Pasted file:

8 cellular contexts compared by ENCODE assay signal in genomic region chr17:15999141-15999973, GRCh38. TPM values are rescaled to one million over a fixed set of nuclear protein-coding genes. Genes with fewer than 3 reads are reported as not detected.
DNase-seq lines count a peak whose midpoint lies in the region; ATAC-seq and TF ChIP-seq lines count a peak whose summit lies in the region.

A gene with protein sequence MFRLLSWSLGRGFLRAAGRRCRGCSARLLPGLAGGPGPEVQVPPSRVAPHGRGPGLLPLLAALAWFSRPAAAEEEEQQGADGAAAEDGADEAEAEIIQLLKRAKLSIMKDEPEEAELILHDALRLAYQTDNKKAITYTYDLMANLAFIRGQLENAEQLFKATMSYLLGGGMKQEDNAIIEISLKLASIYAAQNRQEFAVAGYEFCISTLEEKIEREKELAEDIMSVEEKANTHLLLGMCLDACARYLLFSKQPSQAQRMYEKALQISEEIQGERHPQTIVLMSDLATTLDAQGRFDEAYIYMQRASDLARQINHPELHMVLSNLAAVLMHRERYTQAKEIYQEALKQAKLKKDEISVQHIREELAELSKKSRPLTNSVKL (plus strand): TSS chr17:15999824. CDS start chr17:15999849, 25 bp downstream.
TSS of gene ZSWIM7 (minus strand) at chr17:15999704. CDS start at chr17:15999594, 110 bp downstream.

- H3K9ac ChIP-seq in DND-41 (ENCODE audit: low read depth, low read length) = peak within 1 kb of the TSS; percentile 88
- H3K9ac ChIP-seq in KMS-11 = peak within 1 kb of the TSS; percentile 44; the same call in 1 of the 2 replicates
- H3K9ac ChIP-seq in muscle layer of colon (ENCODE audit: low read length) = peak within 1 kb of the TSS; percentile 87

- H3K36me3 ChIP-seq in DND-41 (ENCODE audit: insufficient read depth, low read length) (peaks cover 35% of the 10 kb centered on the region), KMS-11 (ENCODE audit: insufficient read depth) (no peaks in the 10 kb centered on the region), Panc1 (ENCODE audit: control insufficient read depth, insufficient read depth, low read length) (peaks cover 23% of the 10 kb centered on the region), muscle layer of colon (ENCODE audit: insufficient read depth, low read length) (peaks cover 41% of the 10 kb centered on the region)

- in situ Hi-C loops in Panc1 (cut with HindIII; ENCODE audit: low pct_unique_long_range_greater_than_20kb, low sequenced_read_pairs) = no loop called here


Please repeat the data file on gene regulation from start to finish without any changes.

8 cellular contexts compared by ENCODE assay signal in genomic region chr17:15999141-15999973, GRCh38. TPM values are rescaled to one million over a fixed set of nuclear protein-coding genes. Genes with fewer than 3 reads are reported as not detected.
DNase-seq lines count a peak whose midpoint lies in the region; ATAC-seq and TF ChIP-seq lines count a peak whose summit lies in the region.

A gene with protein sequence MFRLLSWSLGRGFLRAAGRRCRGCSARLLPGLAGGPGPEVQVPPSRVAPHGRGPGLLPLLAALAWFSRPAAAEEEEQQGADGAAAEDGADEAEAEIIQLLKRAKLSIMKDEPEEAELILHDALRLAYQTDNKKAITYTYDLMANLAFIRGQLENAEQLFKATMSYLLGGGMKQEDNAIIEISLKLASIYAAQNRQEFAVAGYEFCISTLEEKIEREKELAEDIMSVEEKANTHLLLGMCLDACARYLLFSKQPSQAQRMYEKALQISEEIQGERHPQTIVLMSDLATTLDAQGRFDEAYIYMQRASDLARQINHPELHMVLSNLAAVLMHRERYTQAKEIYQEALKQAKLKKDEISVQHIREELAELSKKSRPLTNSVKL (plus strand): TSS chr17:15999824. CDS start chr17:15999849, 25 bp downstream.
TSS of gene ZSWIM7 (minus strand) at chr17:15999704. CDS start at chr17:15999594, 110 bp downstream.

- H3K9ac ChIP-seq in DND-41 (ENCODE audit: low read depth, low read length) = peak within 1 kb of the TSS; percentile 88
- H3K9ac ChIP-seq in KMS-11 = peak within 1 kb of the TSS; percentile 44; the same call in 1 of the 2 replicates
- H3K9ac ChIP-seq in muscle layer of colon (ENCODE audit: low read length) = peak within 1 kb of the TSS; percentile 87

- H3K36me3 ChIP-seq in DND-41 (ENCODE audit: insufficient read depth, low read length) (peaks cover 35% of the 10 kb centered on the region), KMS-11 (ENCODE audit: insufficient read depth) (no peaks in the 10 kb centered on the region), Panc1 (ENCODE audit: control insufficient read depth, insufficient read depth, low read length) (peaks cover 23% of the 10 kb centered on the region), muscle layer of colon (ENCODE audit: insufficient read depth, low read length) (peaks cover 41% of the 10 kb centered on the region)

- in situ Hi-C loops in Panc1 (cut with HindIII; ENCODE audit: low pct_unique_long_range_greater_than_20kb, low sequenced_read_pairs) = no loop called here